Uncounted kiloteslas of electromagnetic force slashed through the atmosphere like an unseen sword—wiping out microchips, transistors, digital storage devices, and electronic circuits of all kinds. In an instant, Cape Canaveral and the surrounding areas were stripped of every necessity of modern existence. Every building, vehicle, and piece of infrastructure within the footprint of the EMP burst suffered an immediate and total loss of electrical power.
In chronological terms, the passengers and crew of American Airlines Flight 1547 were first to be affected. En route from Baltimore to Miami at 35,000 feet, the Airbus A321 was struck by the pulse about 31 microseconds before anyone at ground level.
The instant it was touched by the electromagnetic wave front, the Airbus ceased to be a flying machine. It became a hurtling assemblage of unresponsive parts that no longer held the ability to challenge gravity. As Captain Griffith worked the emergency checklist, his copilot shouted into a dead radio. “Mayday! Mayday! This is American 1547, flight level three-five-zero over Titusville. Lost engines. Lost electrical power. Flight controls out! Mayday!”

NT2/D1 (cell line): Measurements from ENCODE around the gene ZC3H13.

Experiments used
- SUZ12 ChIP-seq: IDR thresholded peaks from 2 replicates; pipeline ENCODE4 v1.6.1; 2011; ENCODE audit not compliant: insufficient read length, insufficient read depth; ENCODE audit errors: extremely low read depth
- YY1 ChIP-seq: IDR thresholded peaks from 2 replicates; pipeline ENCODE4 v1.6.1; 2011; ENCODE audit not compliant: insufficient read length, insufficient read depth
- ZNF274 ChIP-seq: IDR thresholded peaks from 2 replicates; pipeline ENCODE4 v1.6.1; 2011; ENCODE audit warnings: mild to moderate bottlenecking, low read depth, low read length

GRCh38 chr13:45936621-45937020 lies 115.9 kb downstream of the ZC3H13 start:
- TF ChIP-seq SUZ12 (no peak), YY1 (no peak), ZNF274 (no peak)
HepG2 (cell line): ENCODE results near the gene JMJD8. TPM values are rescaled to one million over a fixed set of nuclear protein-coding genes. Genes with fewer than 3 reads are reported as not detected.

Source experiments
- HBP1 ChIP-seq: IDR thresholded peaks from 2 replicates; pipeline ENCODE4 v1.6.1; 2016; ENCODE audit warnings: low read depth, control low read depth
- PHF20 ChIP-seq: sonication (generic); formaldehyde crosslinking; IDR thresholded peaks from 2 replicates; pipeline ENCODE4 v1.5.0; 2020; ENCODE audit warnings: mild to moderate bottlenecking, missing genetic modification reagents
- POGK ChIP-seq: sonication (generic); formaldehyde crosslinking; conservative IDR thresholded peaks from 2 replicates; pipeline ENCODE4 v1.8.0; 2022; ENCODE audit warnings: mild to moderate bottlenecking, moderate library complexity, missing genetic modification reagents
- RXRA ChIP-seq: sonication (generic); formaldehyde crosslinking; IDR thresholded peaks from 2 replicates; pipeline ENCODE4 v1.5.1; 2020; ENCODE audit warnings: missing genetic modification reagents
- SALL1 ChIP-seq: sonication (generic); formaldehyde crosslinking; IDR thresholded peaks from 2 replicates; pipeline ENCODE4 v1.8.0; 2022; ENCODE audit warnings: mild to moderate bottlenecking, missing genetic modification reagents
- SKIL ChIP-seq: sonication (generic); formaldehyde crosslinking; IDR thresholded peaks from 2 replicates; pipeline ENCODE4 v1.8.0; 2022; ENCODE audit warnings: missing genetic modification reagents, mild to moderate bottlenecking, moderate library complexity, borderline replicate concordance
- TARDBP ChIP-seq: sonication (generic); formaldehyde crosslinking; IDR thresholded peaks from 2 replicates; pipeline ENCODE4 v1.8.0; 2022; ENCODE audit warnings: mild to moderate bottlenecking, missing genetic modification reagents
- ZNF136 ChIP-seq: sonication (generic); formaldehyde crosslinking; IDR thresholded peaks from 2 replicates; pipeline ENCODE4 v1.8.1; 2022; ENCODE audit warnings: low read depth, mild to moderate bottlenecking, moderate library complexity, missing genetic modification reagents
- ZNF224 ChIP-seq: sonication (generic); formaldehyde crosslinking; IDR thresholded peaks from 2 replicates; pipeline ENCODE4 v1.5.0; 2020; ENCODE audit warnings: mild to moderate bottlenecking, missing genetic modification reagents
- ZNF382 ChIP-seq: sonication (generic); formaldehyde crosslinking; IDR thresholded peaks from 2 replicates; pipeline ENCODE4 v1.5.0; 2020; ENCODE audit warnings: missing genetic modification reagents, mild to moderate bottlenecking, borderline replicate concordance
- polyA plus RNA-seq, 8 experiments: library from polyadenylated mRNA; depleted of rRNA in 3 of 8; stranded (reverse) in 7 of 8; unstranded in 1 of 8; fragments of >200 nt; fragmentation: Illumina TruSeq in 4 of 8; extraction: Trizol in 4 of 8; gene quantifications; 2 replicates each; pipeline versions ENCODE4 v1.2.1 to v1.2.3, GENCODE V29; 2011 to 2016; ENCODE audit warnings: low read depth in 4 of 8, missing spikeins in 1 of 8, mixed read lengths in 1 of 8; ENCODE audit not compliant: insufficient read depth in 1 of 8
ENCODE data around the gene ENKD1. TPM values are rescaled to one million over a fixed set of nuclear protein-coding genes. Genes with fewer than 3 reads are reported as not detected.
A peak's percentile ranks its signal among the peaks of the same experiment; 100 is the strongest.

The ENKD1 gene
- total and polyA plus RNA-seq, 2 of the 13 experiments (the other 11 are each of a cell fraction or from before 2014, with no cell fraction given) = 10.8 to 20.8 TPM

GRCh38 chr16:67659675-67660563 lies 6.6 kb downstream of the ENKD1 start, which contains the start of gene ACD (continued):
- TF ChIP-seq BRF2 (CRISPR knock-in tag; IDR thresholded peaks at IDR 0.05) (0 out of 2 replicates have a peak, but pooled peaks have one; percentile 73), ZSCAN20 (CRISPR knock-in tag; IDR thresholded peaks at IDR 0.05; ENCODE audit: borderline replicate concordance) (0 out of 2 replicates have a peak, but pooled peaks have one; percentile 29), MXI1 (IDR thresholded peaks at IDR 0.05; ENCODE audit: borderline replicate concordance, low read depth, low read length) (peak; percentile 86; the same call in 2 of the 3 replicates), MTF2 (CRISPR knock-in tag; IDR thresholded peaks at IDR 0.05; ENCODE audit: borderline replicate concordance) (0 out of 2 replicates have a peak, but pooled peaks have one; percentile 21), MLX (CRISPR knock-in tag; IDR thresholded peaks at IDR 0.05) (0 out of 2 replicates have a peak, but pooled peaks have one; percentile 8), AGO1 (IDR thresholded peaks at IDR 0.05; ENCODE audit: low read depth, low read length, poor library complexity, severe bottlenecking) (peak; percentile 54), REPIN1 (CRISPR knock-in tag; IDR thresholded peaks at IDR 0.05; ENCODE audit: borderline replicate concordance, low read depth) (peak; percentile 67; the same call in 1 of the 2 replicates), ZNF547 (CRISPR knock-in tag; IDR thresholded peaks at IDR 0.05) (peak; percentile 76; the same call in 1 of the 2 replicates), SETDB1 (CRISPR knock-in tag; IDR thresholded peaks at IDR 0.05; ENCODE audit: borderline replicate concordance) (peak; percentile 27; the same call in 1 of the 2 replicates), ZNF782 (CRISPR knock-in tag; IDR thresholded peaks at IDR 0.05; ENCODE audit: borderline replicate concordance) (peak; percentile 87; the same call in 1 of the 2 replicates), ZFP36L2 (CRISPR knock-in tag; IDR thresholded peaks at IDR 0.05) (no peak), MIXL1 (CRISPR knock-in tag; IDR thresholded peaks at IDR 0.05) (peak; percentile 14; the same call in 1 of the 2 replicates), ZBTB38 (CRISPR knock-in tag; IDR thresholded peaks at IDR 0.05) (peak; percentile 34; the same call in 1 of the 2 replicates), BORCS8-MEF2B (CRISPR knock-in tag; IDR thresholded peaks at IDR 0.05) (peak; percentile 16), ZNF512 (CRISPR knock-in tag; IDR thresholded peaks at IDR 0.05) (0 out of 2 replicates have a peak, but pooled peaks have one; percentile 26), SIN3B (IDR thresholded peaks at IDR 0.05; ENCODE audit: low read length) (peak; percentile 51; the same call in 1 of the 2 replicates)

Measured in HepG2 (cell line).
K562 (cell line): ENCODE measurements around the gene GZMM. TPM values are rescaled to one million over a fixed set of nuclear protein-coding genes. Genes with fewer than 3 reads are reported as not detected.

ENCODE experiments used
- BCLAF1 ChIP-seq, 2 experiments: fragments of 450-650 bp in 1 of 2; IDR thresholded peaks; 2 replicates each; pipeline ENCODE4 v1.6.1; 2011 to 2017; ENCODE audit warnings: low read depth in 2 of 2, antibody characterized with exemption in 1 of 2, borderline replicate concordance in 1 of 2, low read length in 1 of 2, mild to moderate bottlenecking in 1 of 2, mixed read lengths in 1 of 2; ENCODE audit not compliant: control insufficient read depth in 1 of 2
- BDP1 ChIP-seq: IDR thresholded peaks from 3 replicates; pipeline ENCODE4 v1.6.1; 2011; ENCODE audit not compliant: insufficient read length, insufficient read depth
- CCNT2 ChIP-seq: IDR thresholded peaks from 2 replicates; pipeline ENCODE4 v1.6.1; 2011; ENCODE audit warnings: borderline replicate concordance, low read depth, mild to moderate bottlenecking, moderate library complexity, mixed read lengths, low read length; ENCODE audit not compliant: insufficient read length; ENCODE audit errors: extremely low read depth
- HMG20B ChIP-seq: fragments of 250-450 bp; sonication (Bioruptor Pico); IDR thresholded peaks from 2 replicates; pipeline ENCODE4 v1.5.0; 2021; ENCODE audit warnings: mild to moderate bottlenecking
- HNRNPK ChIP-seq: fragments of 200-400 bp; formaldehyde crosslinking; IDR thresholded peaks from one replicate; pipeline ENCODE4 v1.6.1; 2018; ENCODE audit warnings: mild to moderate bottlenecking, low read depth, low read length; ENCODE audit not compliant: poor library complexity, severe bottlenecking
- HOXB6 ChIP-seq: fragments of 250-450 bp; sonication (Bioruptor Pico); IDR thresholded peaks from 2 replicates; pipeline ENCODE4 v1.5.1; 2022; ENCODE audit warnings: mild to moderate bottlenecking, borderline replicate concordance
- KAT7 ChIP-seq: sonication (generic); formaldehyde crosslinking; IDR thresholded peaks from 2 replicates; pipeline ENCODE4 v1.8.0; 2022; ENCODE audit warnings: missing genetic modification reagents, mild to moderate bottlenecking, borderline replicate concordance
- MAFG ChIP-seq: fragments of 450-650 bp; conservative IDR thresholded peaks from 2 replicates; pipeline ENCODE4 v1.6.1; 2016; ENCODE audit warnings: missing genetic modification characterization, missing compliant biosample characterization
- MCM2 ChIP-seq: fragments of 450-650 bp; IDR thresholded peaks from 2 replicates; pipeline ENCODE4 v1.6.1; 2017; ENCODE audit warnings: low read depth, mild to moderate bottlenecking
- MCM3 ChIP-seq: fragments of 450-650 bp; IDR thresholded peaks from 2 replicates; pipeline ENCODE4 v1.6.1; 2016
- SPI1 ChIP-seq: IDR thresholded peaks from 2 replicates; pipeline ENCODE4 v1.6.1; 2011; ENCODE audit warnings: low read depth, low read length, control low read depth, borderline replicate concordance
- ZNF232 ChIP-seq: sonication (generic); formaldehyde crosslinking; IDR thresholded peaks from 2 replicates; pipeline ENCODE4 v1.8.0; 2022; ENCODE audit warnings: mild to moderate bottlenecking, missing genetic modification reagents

Back in the passenger section, the cabin lights were dark; the ventilation system had exhaled its last breath; and the whine of the engines had been replaced by the shouts of terrified human beings.